· #1 market share for toothpaste, #1 for manual toothbrushes worldwide and #2 for mouthwash, #1 market share for pet nutrition products by vet clinics in the US, #1 for liquid hand soap worldwide, #2 worldwide for liquid fabric and hand dishwashing products;
· Dividend payments have increased for 55 consecutive years;
· Clear plan for continued growth while keeping expenses down. The Annual Report has some interesting images of Colgate-Palmolive displays worldwide which are quite interesting to see and compare around the world.
I have really enjoyed learning about this company as it has surprised and impressed me with its approach to many current issues. It appears to be a company that is committed to growing ethically and responsibly and its transparency is impressive. Demand for Colgate-Palmolive products is likely going to be steady in the foreseeable future, recognizing that large growth will be a challenge is this stable market.
· As stated many times on this site, I, nor ZSM Creative Inc. operating as The Capital Pink, are financial advisors and have no financial accreditations. I am applying some basic evaluation tools to this stock along with some commentary but this should only serve as a starter for your further research. The information below is only current to the day this post was written which may or may not be the same day as this post was published so please update the ratios and numbers to the current day before relying on them as they may have significantly changed (see How Do I Evaluate a Stock? (Part One) for information on where to find the ratios and numbers online). Please read my Legal Disclaimer. Also, I do not own Colgate Palmolive stock and am not affiliated with them in any manner.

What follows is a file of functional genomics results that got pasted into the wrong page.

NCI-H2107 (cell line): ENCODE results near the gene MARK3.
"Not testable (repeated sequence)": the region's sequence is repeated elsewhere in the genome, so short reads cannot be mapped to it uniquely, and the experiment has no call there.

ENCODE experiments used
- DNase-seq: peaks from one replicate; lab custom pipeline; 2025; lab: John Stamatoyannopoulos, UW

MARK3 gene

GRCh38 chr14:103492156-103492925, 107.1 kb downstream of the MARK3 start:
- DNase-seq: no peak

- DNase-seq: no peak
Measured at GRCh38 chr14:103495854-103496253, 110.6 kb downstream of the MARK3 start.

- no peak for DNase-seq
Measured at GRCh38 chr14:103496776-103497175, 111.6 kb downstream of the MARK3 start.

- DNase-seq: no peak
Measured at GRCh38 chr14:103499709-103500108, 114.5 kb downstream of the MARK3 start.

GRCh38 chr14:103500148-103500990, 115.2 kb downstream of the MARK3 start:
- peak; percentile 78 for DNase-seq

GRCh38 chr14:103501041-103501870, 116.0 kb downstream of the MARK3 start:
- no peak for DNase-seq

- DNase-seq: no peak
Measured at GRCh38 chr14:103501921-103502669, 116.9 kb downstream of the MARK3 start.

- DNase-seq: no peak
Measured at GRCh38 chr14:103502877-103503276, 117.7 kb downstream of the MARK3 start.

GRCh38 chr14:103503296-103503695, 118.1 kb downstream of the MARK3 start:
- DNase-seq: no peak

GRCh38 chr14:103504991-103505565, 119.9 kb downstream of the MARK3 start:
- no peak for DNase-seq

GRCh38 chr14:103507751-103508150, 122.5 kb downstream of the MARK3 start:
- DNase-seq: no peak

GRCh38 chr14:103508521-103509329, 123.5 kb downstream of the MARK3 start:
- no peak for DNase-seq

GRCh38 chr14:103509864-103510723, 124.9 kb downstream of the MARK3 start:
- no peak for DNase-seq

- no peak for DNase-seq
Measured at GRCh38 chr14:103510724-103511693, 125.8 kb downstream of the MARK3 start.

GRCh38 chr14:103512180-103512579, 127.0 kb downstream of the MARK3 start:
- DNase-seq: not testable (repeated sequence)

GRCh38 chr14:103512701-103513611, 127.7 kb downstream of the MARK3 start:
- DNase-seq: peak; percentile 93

What is Colgate-Palmolive’s stock doing?
As at March 12, 2018, the numbers from our basic stock evaluation tools are as follows:
Share price: $71.08 USD
One share of Colgate-Palmolive would cost you $71.08 USD. The price over the past 52 weeks has ranged from $68.19 to $77.91 USD.
Price to Earnings (P/E): 31.25